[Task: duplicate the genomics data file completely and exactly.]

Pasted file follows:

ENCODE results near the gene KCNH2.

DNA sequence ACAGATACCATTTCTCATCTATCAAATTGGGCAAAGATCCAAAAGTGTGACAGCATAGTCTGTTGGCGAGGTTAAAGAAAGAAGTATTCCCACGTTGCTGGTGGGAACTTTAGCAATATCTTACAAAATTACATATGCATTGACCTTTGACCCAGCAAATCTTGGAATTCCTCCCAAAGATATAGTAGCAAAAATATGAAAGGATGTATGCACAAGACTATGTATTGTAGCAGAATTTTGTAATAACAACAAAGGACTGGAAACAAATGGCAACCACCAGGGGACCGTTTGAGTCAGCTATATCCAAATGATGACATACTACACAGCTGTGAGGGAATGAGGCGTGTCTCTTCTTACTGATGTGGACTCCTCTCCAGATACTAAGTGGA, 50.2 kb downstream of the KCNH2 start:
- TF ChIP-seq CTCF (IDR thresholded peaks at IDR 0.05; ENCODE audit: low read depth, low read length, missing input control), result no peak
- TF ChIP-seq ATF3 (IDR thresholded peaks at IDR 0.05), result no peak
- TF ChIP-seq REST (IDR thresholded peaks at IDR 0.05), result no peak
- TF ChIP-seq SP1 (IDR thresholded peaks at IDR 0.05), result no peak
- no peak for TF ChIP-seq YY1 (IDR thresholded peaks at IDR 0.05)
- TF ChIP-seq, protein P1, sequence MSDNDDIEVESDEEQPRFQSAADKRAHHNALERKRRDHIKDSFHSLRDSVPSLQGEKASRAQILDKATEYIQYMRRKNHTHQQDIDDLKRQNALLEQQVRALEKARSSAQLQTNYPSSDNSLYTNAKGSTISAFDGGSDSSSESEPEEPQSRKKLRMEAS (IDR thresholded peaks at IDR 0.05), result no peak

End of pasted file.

ENCODE results near the gene KCNH2.

DNA sequence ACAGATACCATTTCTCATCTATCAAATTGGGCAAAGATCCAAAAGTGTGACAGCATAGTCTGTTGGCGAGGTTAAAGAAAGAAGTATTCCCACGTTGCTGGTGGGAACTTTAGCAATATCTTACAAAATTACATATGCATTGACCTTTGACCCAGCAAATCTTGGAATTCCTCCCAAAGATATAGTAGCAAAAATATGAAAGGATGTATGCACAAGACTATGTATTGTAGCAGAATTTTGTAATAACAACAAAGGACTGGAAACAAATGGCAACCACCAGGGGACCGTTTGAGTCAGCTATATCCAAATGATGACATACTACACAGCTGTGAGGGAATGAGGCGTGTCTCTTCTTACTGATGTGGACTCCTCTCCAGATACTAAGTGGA, 50.2 kb downstream of the KCNH2 start:
- TF ChIP-seq CTCF (IDR thresholded peaks at IDR 0.05; ENCODE audit: low read depth, low read length, missing input control), result no peak
- TF ChIP-seq ATF3 (IDR thresholded peaks at IDR 0.05), result no peak
- TF ChIP-seq REST (IDR thresholded peaks at IDR 0.05), result no peak
- TF ChIP-seq SP1 (IDR thresholded peaks at IDR 0.05), result no peak
- no peak for TF ChIP-seq YY1 (IDR thresholded peaks at IDR 0.05)
- TF ChIP-seq, protein P1, sequence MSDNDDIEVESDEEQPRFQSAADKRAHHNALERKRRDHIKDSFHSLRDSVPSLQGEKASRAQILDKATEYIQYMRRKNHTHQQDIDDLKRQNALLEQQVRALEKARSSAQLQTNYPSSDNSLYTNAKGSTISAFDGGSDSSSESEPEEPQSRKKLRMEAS (IDR thresholded peaks at IDR 0.05), result no peak